Good essay describing a corrosive trend. I think it needs to consider one more element: how many of its faculty are full time, tenure track, have terminal degrees, and what’s their teaching load? If you have well-supported faculty, and if more than 90% of your courses are taught by full time, tenure track faculty, and if your college has the money, then investment in amenities isn’t a bad thing. Environment matters.
But if most of your courses are taught by adjuncts and administrative costs keep going up? There’s a real problem: the school has abandoned education as its primary mission.
Essay critiques how ‘student as customer’ idea erodes key values in higher education | Inside Higher Ed.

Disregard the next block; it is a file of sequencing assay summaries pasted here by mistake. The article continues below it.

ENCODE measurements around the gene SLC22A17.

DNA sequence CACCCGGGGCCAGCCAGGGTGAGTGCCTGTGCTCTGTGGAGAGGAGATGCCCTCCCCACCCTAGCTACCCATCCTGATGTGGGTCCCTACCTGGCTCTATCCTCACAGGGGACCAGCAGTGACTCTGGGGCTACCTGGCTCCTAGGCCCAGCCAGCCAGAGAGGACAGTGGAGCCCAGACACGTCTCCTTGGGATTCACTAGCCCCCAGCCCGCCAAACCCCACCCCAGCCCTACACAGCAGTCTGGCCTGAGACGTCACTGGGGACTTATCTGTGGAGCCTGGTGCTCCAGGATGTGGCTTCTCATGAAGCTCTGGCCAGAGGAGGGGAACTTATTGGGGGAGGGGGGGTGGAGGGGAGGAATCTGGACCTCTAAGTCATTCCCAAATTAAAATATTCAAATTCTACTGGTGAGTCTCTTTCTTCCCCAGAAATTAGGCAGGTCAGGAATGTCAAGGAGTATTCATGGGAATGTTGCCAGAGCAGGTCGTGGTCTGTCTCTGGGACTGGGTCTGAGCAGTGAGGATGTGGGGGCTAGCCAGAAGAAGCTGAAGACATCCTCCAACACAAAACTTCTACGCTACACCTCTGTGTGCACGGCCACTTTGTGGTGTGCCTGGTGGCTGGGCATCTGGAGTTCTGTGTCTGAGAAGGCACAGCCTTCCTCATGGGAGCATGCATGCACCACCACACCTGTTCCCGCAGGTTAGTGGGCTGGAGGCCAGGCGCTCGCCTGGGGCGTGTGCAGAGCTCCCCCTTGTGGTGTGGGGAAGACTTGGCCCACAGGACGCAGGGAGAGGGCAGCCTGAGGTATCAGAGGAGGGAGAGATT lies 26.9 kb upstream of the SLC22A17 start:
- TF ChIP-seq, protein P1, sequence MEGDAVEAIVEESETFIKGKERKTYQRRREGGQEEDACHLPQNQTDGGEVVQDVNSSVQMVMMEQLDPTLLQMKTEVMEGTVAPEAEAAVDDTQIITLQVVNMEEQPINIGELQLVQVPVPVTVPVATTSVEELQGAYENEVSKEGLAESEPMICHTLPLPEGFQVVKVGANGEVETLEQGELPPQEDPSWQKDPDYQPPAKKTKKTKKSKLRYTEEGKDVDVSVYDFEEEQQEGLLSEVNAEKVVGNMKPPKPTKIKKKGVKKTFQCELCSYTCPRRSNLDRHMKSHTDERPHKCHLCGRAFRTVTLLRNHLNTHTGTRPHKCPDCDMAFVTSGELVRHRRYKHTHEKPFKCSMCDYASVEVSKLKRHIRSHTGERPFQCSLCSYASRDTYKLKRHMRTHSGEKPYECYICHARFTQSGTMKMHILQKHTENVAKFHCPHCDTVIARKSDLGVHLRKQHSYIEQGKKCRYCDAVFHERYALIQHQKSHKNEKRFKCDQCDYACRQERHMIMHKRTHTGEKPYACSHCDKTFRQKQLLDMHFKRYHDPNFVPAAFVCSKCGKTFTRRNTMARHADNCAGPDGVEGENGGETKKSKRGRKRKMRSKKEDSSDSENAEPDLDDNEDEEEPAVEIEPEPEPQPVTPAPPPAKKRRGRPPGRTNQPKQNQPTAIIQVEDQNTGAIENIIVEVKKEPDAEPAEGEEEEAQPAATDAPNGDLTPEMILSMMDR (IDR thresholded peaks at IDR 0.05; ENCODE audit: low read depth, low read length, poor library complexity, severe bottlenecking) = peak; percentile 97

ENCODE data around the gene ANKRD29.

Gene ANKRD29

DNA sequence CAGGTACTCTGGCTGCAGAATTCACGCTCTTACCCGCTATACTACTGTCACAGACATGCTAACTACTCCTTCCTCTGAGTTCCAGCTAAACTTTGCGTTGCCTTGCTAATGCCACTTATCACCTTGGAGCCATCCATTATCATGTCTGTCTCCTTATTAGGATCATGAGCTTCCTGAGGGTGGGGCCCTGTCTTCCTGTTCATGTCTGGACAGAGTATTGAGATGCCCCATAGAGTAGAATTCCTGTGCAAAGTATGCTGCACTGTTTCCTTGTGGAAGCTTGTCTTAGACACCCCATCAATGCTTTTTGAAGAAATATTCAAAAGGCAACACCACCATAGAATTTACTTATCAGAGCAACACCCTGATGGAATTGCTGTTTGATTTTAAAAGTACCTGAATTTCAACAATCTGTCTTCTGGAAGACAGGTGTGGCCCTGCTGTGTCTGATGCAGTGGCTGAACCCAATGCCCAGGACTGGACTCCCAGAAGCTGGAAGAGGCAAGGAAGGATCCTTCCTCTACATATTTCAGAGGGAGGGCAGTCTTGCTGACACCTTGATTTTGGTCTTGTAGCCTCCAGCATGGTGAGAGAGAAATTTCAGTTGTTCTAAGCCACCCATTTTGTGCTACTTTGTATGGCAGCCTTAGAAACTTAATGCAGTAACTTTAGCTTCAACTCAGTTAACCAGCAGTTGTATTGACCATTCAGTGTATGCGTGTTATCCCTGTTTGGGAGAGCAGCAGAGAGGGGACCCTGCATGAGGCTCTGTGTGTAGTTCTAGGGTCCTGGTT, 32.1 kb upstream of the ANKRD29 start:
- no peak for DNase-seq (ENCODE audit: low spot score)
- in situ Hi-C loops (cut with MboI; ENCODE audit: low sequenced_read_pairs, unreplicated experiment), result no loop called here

Published by James Rovira
Dr. James Rovira is higher education professional with twenty years experience in the field in teaching, administration, and advising roles. He is also an interdisciplinary scholar and writer whose works include fiction, poetry, and scholarship exploring the intersections of literature and philosophy, literature and psychology, literary theory, and music and literature.. His books include Women in Rock, Women in Romanticism (Routledge, 2023); David Bowie and Romanticism (Palgrave Macmillan, 2022); Writing for College and Beyond (a first-year composition textbook (Lulu 2019)); Reading as Democracy in Crisis: Interpretation, Theory, History (Lexington Books 2019); Rock and Romanticism: Blake, Wordsworth, and Rock from Dylan to U2 (Lexington Books, 2018); Rock and Romanticism: Post-Punk, Goth, and Metal as Dark Romanticisms (Palgrave Macmillan, 2018); and Blake and Kierkegaard: Creation and Anxiety (Continuum/Bloomsbury, 2010). See his website at jamesrovira.com for details.
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